All entries for Tuesday 28 August 2007
August 28, 2007
I've been in Southampton since last Monday to clear out my room here, and things are going quite well. I finally purchased a rather nice sofa from DFS (the Vetta sofa, three seater, no reclining action) in a warmer shade of beige than pictured, and provided the credit check goes through ok (always a worry for new graduates...) I should get it interest free for three years, too, with nothing to pay until this time next year. Bargain.
In the meantime, I've been looking at rugs (to go under my coffee table), bean bags (to sit on for the next two to three months whilst I wait for my sofa to be delivered) and cushions (to go on my sofa and match my rug). I've done quite well, and I am still haemorrhaging money. Oh well, the sofa's on credit. I hope.
Clearing out my room has been a good experience; I have a lot of junk that is just going, thank god, but there's still some stuff that's coming with me to Cambridge - CDs, books, Mum's old food processor...
Which, of course, is the other benefit of having come home. My parents seem to like spending money on me (they obviously haven't yet kicked the habit of "looking after me" whilst I was a student), which is nice and always appreciated, and so I've ended up with a set of rather nice chopping boards, a set of rather nice Kitchen Devils knives (complete with storage block), a knife sharpener and a potato peeler. And my Mum's old food processor.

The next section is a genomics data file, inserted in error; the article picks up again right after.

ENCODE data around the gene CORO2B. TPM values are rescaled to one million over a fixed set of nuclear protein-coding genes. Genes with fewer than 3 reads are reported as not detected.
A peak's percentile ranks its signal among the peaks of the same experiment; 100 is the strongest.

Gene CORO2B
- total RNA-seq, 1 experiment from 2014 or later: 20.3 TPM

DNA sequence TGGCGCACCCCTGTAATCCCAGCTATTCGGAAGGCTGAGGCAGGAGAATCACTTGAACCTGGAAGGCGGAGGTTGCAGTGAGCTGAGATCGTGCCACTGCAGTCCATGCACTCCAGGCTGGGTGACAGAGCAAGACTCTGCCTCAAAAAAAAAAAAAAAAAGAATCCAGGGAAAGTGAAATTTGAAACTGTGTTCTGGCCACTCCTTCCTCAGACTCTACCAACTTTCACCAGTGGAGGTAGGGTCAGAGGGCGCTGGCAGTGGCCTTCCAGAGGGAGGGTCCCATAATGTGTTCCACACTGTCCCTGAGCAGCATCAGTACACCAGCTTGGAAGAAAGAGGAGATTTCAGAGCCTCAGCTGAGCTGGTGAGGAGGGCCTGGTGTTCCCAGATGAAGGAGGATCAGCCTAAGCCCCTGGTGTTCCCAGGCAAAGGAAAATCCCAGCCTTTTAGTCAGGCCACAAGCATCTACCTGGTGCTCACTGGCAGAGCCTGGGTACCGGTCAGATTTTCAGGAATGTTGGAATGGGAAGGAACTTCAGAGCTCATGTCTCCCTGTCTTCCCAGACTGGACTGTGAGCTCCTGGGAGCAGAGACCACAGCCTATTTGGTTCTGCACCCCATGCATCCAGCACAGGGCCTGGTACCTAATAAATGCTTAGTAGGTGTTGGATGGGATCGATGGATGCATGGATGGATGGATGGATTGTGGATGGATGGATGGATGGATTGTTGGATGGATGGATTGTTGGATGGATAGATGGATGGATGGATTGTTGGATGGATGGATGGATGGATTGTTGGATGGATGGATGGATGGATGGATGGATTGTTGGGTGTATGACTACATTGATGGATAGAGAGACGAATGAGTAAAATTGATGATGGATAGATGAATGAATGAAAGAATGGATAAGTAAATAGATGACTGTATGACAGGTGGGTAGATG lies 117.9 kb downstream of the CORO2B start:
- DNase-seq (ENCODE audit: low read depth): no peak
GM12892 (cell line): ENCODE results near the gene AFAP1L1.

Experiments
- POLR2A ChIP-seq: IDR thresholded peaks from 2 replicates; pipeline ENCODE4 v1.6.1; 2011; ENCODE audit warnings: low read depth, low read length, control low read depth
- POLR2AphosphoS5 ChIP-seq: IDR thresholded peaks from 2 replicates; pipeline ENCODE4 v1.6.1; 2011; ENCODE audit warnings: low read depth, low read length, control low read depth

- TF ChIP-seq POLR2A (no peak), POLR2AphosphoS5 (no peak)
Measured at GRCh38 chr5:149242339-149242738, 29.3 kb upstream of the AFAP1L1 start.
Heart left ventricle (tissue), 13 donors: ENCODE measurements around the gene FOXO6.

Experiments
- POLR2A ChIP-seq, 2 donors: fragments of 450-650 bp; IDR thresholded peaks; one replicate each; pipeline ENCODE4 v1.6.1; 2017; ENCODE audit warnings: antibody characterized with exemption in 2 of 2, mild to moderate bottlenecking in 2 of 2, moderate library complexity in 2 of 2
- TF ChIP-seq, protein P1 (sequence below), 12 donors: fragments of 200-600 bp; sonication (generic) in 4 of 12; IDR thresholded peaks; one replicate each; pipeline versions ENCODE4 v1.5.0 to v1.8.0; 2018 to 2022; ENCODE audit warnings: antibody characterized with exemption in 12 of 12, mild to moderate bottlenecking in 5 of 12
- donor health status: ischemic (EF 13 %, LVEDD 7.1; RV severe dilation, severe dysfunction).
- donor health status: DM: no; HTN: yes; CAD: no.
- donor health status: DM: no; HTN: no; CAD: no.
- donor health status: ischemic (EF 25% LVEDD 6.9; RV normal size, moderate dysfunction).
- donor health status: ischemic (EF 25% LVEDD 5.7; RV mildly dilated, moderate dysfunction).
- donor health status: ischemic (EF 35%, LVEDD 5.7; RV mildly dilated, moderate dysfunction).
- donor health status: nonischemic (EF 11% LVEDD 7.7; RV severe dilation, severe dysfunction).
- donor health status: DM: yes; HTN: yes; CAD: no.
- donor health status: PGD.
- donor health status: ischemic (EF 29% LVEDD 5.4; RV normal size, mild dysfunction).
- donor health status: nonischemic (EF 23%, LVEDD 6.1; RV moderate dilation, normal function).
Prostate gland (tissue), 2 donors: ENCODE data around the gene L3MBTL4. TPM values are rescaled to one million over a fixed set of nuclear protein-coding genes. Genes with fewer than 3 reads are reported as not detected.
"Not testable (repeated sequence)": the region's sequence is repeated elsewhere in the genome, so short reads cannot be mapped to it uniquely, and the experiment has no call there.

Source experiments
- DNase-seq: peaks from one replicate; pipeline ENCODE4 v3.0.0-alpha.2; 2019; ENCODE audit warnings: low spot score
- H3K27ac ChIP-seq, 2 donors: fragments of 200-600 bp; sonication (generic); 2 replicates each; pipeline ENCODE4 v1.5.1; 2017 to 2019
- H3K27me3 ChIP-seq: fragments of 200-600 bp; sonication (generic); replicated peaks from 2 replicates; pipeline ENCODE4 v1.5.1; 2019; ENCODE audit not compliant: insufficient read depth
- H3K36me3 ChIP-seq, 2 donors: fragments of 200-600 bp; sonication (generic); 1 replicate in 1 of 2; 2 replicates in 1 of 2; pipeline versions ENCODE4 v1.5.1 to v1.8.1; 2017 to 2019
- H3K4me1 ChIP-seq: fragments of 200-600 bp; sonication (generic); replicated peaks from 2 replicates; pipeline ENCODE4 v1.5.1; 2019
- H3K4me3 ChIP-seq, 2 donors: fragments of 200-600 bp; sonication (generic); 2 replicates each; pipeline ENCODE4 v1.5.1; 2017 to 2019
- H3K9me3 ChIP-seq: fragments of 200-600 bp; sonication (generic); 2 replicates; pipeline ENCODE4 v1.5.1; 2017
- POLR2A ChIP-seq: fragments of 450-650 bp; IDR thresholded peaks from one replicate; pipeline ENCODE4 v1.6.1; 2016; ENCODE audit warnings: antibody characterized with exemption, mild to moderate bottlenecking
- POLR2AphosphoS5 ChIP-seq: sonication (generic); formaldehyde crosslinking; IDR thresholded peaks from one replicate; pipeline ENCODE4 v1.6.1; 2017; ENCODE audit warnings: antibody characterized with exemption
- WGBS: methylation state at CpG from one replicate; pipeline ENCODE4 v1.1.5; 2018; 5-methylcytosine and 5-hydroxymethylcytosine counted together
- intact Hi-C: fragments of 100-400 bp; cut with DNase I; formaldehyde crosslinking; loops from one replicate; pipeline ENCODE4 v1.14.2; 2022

I also went through my tax return with Dad, and I have implemented a new filing system. The anal, organised part of my brain is happy.
I'm off back to Cambridge on Thursday with all my stuff, so I'm sort of killing time now, binning junk, blogging and doing the times2 puzzles. 9 across, "Betrayal of one's country (7)": "traitor". Erm... no. That's someone who betrays their country; treachery is the act of betraying one's country. But that's 9 letters. Flipping tabloid. I might actually be able to finish this one, if the rubbish clues don't hinder me too much.
Catch you later, alligator.
Andrew Smith is a columnist for the Guardian. Born in the US, he is lucky enough to remember that great day in July 1969 when Neil Armstrong and Buzz Aldrin first walked on the moon. For that alone, I am insanely jealous. I put the question to my parents: "Did you watch the moon landings? What were they like?" and was surprised to find that I got a mixed response (although perhaps I should not have been; this is a good example of the usual juxtaposition of opinions that I've come to expect from them). My Dad claims to have been riveted by them, glued to the TV (as I would have been), whilst my Mum's response was "Probably". Surely, I said, it was an achievement so monumental that you must have been inspired by it. Mum's response was, "I seem to remember it being old hat by the time they actually landed on the moon, as there were launches seemingly nearly every week. I found John Glenn's accomplishment more exciting". John Glenn was the third American in space and the first American to orbit the Earth1; slightly disillusioned by my Mum's indifference, I never quite found out why this was more of an achievement than Gagarin's first flight into space (he was the first person ever to orbit the Earth).